Rock stars solve long-standing diamond conundrum

Posted on: 16 March 2023

Three researchers from Queensland University of Technology and Trinity College Dublin have used a standard laptop computer and a humble piece of ancient rock – from the “waste pile” of a diamond mine – to solve a long-held geological conundrum about how diamonds formed in the deep roots of the earth’s ancient continents. The paper has been published in the prestigious academic journal Nature.

The lead author, Mr Carl Walsh, said his MSc research involved computer modelling on a rock from the African continent recovered from the bottom of the lithosphere, the outer part of the Earth between about 30 km and 250 km below the surface.

Mr Walsh said the dominant part of a continent was the part that you never see. 

“If you think of an iceberg – the visible part – if you just had an iceberg floating on the ocean surface it would tip over like a boat. This is like the keel of an iceberg,” Mr Walsh said. “We basically had a known starting composition of a rock, which is representative of the earth's mantle at an early time in the history of the earth before all the continents were formed,” Mr Walsh added. “We took that starting composition and modelled what would happen to it if it was progressively melted, and what would be left over. And that material is what forms the bulk of the roots of ancient continents that are still around today.”

Professor Balz Kamber, from QUT’s Faculty of Science, School of Earth and Atmospheric Sciences, and formerly from Trinity, said the aim of this research was to use a computer model to see how these deep roots might have formed.

“The model essentially predicts which minerals and melts will be present as you change the temperature of the mantle. So, it's a predictive tool you can compare with the composition of actual minerals and rocks,” Prof Kamber said.

Dr Emma Tomlinson, from Trinity’s School of Natural Sciences, added:

“Critically, it predicts the composition of the mineral garnet, and shows that melting at high pressure can produce the garnets like those that we see in natural rocks and as inclusions in diamonds. This research challenges the existing two-step shallow ‘melting and stacking’ explanation for mantle root formation.”

The piece of rock used for the advanced computer modelling was mined sometime between 1871 and 1914 and ended up in the “waste-pile” of the legendary Kimberley diamond mine, best known as “The Big Hole” – a combination open-pit and underground mine – in Kimberley, Northern Cape in South Africa.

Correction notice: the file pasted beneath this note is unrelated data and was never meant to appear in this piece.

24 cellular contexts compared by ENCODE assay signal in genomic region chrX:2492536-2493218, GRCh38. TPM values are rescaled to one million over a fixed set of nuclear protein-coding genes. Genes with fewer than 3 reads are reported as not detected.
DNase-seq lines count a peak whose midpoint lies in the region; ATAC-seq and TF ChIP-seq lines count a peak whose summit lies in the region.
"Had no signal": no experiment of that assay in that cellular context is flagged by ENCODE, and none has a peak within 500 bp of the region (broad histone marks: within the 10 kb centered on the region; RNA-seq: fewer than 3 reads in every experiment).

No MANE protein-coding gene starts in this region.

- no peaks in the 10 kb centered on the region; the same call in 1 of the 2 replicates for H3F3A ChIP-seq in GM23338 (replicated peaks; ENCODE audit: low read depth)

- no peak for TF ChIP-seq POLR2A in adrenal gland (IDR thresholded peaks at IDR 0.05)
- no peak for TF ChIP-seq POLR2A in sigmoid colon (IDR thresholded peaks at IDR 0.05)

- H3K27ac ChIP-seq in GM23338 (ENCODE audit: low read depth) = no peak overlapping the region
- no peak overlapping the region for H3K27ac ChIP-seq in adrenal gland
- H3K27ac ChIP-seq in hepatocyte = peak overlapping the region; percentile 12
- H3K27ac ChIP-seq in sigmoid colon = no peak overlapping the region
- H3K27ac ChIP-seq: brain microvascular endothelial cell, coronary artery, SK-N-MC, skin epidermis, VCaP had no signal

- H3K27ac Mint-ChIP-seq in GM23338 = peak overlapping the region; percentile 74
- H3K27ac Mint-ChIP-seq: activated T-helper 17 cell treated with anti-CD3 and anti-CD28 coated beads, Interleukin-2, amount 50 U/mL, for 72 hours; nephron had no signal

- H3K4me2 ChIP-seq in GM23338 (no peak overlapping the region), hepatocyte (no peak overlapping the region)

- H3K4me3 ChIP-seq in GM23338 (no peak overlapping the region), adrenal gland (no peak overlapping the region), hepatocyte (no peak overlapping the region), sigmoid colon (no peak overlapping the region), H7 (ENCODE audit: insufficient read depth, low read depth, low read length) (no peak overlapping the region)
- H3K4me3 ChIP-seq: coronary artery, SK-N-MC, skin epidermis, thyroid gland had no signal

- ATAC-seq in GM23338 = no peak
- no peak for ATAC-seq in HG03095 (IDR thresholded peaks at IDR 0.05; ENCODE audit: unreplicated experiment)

The piece of rock they have modelled, garnet harzburgite, was brought to the surface in a kimberlite pipe.

“It is so exciting to see this preserved, it is extremely old - 3.3 billion years old. Probably the oldest rock most people will ever hold in their hands,” Professor Kamber said.

Mr Walsh said the study solved the conundrum of diamonds and the temperatures in which they formed, given a diamond will turn into graphite if heated up too much.

“Previously, it was believed that most of the ancient deep roots of continents would have been host to diamonds, and that these diamonds were destroyed over time, because the base of the continent is continually invaded and eroded by volatile rich melts and fluids, but yet, when we look at the rocks that contain diamonds, they must have been heated to massive temperatures,” Mr Walsh said.

“So why is it that it is exactly those rocks that experienced the highest temperatures that ended up having diamonds? Our work suggests that the high temperatures prepared the ground for future diamond formation, by producing reducing conditions favourable for diamond growth” said Dr Tomlinson.

“Because we can, for the first time, know what is missing from the cradle of the diamond, we can go hunt for it at the surface,” said Mr Walsh.

Professor Kamber said on the present-day earth the heat and temperature distribution in the mantle is not uniform.

“We have areas of relatively uniform mantle temperature, and areas where the mantle is a lot hotter. These are known as mantle plumes. And we have expressions of these in Hawaii and Iceland,” Professor Kamber said.

“What we're studying is the effect of ancient plumes – when much hotter plumes than we have now would have hit the base of a growing continent.”

This work is part of an ongoing collaboration between Prof Kamber and Dr Tomlinson, involving an Australian Research Council (ARC) Discovery Project grant at QUT and a European Research Council (ERC) funded project at Trinity.

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